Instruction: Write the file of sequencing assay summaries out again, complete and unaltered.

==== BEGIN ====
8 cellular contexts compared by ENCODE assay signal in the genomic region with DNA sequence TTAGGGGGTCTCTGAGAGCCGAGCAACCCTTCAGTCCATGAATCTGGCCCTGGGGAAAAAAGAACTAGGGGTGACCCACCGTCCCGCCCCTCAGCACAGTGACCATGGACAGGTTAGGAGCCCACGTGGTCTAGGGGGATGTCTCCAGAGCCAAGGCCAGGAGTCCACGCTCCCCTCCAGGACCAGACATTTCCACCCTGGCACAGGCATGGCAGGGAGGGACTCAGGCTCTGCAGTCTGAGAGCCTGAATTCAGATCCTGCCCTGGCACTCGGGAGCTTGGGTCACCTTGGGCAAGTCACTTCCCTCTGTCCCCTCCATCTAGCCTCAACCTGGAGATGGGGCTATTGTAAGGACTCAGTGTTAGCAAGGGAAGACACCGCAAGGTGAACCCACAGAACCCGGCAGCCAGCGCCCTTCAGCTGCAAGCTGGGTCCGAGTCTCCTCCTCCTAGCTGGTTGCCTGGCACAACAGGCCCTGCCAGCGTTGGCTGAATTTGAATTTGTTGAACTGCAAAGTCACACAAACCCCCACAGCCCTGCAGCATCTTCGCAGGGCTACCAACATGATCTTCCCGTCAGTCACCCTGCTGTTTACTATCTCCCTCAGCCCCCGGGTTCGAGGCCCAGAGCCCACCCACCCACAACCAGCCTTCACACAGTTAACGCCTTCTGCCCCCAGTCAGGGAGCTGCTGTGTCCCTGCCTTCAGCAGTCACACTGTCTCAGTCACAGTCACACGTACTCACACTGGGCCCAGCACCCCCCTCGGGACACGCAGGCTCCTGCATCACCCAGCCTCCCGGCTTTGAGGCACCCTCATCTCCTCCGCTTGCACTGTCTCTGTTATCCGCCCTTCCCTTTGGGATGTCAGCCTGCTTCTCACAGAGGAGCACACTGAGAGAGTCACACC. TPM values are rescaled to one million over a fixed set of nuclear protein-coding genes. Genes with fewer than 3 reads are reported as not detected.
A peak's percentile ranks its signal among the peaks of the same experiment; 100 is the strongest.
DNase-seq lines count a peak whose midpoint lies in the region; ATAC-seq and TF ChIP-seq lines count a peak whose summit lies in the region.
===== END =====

8 cellular contexts compared by ENCODE assay signal in the genomic region with DNA sequence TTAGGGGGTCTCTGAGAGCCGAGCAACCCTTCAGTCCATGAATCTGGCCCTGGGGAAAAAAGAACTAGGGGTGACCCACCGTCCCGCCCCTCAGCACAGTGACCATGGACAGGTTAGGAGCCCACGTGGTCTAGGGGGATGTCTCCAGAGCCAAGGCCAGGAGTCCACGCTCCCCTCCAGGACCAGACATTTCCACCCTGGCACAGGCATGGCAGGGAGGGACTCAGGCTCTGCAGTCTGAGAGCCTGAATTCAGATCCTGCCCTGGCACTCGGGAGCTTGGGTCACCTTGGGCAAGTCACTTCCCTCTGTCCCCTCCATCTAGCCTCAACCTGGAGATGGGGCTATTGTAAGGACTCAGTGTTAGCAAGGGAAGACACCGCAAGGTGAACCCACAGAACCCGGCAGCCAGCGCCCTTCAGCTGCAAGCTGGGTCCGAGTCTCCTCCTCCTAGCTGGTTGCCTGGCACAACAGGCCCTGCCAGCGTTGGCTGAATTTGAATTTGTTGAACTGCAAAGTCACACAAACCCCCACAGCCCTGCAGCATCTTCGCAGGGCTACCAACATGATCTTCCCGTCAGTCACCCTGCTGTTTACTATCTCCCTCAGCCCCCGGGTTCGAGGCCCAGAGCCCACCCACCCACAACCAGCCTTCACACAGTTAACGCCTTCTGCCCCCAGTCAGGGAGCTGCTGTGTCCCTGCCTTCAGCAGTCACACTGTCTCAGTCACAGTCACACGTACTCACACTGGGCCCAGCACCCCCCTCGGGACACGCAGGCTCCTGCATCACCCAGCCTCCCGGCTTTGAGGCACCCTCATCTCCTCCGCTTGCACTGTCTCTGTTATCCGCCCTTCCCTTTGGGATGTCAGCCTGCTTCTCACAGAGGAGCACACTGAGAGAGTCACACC. TPM values are rescaled to one million over a fixed set of nuclear protein-coding genes. Genes with fewer than 3 reads are reported as not detected.
A peak's percentile ranks its signal among the peaks of the same experiment; 100 is the strongest.
DNase-seq lines count a peak whose midpoint lies in the region; ATAC-seq and TF ChIP-seq lines count a peak whose summit lies in the region.